As well as Nick’s lovely Pogue (reckoned by the watchmaker who serviced it to be among the very best he’s seen), and the various others already featured on here, several others have passed through my hands.

Above, a 1972 6139-6030R dial variant, and on the right, a 1971 -6030T.

Here is an R-dial from May 1975 which I bought, had serviced, put on a new bracelet (a bit of a naff aftermarket one that felt cheap if I’m honest) but passed on to a fellow watch fan who saw it listed on eBay but came to collect it with cash in hand, and spent a while drinking tea, nattering about watches and cars and stuff. Just the kind of transaction I like.



And here’s a 1976 T-dial which is in better nick than the ‘75 R, but not as good nick as Nick’s ‘76 T, if you catch my drift. This one has gone to another friend who shall remain nameless, since he hasn’t broken the news to his wife that he’s got a new watch. He carries it out of the house in bubblewrap and a plastic box, and swaps it onto his wrist when safely out of sight.


So, all of this brings us to the point of the post – in remembering Bill Pogue and linking back to the now-widely-appreciated watch that shares his name, the 16th November has been called out as International Pogue Day. Expect Instagram to have lots of Poguey Pics, and every collector who owns one of these watches is dutybound to wear it on that day.


Grand Seiko “Snowflake” Spring Drive

Many watch collectors have a shortlist of things they’re on the lookout for, and most will have a “grail” – the one watch they’d like to find above all others. Whilst the subject of this post might not quite reach such mythical status, I think it’s probably my favourite all-round watch and one that I spent a lot of effort, time and – more than I initially intended – money, acquiring.

Grand Seiko was formed in 1960 as a high-end watch maker within the larger Seiko family; the goal was to produce the most accurate timekeeping (often with “hi-beat” movements that oscillated at 33,600 beats per hour – 10Hz – instead of the more pedestrian 19,200 bph that is often seen) and to execute very high-end finishing and clean designs.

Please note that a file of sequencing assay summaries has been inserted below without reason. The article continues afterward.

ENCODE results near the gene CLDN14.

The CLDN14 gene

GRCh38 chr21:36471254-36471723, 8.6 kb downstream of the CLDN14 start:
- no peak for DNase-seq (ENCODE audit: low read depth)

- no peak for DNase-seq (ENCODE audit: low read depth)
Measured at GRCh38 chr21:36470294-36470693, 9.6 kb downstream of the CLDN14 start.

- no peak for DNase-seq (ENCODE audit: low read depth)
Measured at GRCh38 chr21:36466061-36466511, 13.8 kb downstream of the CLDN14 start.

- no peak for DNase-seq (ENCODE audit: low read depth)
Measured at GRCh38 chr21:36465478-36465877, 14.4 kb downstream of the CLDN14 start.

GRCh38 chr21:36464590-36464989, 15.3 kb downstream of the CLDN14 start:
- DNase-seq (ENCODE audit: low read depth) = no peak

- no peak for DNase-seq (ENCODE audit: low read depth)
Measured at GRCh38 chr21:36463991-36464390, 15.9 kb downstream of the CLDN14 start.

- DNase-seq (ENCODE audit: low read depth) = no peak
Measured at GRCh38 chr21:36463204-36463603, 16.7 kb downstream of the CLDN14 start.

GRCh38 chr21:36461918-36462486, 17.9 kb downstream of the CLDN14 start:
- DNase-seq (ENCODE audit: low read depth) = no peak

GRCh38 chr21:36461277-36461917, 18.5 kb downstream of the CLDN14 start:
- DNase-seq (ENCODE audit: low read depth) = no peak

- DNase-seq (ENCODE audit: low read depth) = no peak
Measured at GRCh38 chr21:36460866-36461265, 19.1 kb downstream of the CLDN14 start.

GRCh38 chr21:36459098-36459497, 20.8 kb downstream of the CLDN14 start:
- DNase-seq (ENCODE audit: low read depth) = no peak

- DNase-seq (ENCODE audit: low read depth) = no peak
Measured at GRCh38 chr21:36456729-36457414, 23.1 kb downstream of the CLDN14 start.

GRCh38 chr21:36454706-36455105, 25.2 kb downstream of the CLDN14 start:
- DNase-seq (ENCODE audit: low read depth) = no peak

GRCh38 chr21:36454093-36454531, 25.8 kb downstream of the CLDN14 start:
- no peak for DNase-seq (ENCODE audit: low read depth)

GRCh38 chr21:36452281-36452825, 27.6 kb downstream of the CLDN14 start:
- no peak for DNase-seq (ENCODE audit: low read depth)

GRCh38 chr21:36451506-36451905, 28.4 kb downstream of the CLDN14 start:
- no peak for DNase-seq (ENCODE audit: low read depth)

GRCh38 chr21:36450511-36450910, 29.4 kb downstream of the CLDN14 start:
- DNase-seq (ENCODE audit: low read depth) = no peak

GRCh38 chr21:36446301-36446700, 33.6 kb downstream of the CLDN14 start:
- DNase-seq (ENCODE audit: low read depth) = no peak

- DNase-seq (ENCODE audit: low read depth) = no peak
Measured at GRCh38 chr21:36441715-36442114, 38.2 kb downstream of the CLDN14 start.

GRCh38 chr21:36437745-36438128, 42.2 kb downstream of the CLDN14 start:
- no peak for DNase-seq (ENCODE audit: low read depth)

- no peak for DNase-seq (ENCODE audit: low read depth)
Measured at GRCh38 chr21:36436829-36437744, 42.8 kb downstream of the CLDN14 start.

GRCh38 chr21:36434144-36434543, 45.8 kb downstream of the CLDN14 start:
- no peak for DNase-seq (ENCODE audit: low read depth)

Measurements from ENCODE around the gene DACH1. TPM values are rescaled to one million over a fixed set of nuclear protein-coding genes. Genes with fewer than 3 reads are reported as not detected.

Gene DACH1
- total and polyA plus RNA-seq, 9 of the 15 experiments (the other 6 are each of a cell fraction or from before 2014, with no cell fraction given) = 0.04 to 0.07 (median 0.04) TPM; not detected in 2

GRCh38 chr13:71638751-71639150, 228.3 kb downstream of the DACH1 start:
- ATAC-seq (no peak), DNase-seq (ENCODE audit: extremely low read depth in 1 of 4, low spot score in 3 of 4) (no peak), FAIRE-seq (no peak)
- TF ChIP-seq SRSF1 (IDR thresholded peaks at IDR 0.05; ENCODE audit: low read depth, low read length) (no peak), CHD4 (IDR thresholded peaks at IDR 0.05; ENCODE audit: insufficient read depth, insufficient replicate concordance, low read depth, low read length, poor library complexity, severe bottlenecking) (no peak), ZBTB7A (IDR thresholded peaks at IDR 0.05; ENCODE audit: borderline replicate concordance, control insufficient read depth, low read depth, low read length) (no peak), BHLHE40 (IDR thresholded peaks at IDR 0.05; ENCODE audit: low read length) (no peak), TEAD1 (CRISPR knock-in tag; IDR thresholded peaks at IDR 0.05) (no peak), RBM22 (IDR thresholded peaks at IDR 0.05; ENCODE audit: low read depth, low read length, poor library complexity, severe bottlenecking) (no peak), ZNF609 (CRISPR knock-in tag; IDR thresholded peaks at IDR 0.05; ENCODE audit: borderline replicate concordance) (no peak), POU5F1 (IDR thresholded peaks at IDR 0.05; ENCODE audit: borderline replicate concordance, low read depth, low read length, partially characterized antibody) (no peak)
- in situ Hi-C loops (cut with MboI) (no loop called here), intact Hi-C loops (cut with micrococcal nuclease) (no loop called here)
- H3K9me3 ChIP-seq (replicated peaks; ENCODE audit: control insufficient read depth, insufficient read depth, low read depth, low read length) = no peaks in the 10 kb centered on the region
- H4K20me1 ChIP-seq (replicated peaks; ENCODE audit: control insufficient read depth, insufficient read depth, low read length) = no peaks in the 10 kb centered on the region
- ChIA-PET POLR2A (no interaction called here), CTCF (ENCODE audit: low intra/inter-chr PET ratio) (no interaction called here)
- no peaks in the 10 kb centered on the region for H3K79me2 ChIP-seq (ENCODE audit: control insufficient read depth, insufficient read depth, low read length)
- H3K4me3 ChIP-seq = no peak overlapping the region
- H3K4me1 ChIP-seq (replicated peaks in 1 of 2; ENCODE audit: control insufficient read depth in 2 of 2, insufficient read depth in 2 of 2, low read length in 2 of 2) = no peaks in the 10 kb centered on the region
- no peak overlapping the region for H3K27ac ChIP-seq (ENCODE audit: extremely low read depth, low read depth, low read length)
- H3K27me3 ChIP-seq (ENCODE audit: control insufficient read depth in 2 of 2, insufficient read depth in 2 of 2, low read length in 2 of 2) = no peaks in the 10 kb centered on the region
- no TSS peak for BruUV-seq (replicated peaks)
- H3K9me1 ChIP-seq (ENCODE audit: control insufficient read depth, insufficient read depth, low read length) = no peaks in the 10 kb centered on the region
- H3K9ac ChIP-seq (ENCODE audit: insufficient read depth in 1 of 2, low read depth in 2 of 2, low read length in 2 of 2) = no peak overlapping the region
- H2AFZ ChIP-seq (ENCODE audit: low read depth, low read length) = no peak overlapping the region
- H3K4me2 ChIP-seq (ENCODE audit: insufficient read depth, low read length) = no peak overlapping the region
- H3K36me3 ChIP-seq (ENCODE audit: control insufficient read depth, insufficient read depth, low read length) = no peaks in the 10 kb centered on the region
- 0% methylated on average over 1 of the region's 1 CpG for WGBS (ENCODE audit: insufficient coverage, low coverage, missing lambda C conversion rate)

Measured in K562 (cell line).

Seiko had a good run at making “chronometer” certified watches in the late 1960s – even beating the Swiss at their own game in competitions, to the point where they (Suisse) took their ball away and called the game off.

Grand Seiko is now a discrete brand again, rather than a sub-range of Seiko watches, and they are pushing upmarket in competition with more established brands like Omega and Rolex.

Spring Drive

The Spring Drive watch movement was dreamt up by a young engineer called Yoshukazu Akahane in 1977, and eventually released in 2007. It brings together supposedly the best of a mechanical watch and the precision of a quartz one – the spring that powers the gears in the mechanical movement is regulated by a quartz-timed electronic component that effectively puts the brakes on to control it more precisely.

Read more on Spring Drive here, here and here.


This particular watch is known as the “Snowflake” due to the surface texture of the dial – said to be reminiscent of the light, powdery snow that falls in the Nagano prefecture, where the factory is. The dial looks like it could be made of paper, but in fact every one is manufactured to look the same – see the article on Hodinkee about the process.


The whole watch also feels feather-weight as its case and bracelet are made of titanium; compared to the Omega Speedmaster Broad Arrow, which has a steel case and bracelet, the Snowflake is 92g vs the Omega’s 156g. That might not sound like a lot, but on the wrist it’s a massive difference.


The quality of finishing on the GS is nothing short of superb – even the plates and rotor on the movement have been meticulously scalloped and engraved, and visible through the rear display case.



There are some downsides, though – titanium is a relatively soft metal and therefore can attract scuffs and scrapes. If you look through the various online sales of 2nd hand Snowflakes, many have dings to the bezel and any that have been worn with the bracelet will have “desk diver” marks.